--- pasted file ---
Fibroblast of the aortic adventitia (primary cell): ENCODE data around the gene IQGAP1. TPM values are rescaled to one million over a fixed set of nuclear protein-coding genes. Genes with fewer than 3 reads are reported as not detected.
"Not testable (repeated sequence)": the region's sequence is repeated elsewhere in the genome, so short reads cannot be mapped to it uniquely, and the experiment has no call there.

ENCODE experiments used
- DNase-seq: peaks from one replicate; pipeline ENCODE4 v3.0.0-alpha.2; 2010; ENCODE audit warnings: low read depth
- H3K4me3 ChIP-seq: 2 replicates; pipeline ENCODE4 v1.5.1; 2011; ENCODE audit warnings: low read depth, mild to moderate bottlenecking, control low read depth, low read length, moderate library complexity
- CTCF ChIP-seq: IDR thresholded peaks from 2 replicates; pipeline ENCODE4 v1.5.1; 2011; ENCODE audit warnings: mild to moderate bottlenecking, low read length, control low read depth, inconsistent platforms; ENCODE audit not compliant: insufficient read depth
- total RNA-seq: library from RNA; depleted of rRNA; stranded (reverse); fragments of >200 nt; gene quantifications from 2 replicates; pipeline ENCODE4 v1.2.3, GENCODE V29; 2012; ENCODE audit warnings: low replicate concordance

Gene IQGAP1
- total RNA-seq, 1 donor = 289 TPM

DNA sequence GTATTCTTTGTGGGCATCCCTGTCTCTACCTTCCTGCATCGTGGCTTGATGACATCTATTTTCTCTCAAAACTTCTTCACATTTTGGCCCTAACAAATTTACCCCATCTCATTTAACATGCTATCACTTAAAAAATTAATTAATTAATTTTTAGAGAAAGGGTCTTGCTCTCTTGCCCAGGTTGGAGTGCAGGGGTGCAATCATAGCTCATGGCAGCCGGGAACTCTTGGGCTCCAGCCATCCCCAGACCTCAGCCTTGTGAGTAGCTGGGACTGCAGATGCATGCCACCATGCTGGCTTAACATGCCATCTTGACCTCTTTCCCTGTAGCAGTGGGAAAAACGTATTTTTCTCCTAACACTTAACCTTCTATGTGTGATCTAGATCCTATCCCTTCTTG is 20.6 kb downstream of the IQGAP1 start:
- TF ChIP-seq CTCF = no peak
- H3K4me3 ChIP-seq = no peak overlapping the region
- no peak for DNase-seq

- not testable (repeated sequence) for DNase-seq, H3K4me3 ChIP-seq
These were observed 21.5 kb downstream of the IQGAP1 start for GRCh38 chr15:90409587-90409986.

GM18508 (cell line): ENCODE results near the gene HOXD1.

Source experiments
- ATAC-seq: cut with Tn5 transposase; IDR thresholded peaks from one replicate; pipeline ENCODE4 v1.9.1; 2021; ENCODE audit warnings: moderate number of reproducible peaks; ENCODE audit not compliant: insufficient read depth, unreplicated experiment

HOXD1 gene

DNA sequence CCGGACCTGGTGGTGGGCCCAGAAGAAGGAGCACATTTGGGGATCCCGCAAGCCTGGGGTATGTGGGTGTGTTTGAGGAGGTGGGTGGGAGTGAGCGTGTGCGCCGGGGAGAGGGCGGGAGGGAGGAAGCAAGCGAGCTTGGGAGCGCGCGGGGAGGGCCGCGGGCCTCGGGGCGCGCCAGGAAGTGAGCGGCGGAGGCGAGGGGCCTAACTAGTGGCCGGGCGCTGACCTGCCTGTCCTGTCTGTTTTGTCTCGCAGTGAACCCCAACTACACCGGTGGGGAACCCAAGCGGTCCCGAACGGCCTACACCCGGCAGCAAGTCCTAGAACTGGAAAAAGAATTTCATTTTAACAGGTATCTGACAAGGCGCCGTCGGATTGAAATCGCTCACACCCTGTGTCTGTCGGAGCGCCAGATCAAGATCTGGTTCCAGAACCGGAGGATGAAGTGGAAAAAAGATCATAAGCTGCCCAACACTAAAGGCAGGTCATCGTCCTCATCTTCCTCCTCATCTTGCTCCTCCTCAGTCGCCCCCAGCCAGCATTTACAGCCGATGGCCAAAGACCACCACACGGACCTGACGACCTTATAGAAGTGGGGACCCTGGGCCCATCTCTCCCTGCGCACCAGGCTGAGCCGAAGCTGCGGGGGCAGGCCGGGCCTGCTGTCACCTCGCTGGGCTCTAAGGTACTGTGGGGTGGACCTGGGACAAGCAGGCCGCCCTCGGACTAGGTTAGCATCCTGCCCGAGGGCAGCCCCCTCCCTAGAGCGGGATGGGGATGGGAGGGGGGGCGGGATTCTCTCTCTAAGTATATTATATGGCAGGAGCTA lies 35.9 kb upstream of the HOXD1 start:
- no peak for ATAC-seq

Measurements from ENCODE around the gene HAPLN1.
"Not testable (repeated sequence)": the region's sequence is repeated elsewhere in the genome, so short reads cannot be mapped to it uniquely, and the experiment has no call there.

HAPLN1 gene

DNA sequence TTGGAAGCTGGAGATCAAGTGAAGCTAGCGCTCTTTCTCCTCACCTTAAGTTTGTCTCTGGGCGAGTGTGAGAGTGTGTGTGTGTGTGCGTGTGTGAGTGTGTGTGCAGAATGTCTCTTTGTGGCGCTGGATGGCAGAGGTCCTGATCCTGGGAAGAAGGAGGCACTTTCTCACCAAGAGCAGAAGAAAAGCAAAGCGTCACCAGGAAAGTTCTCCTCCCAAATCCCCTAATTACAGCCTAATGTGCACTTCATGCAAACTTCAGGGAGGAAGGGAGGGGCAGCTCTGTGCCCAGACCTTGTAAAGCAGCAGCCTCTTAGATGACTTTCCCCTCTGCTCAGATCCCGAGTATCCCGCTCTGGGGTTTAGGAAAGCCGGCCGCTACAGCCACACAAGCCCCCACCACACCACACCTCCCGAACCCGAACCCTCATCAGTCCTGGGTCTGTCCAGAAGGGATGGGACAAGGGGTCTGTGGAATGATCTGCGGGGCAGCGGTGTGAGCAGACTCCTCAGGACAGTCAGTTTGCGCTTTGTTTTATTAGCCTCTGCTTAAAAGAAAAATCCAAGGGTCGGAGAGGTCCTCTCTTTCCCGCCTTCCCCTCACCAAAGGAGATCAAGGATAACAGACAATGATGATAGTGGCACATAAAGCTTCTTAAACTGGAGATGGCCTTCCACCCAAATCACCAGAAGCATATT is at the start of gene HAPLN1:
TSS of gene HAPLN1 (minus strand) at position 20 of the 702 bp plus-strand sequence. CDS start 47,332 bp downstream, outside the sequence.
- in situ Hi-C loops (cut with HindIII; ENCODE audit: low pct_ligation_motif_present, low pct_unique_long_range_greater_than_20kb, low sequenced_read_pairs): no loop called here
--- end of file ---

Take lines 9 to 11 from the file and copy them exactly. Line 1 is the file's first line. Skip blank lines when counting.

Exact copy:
- total RNA-seq, 1 donor = 289 TPM

DNA sequence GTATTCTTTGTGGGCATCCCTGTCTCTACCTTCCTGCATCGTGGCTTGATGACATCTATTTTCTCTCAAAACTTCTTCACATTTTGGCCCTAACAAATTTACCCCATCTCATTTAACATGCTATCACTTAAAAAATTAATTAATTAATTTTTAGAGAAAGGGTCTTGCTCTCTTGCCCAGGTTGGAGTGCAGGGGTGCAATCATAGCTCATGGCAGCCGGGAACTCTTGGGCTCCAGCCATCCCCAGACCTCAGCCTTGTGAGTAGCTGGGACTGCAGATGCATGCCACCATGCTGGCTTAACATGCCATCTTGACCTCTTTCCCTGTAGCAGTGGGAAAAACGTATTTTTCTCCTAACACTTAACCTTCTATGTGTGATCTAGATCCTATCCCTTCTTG is 20.6 kb downstream of the IQGAP1 start:
- TF ChIP-seq CTCF = no peak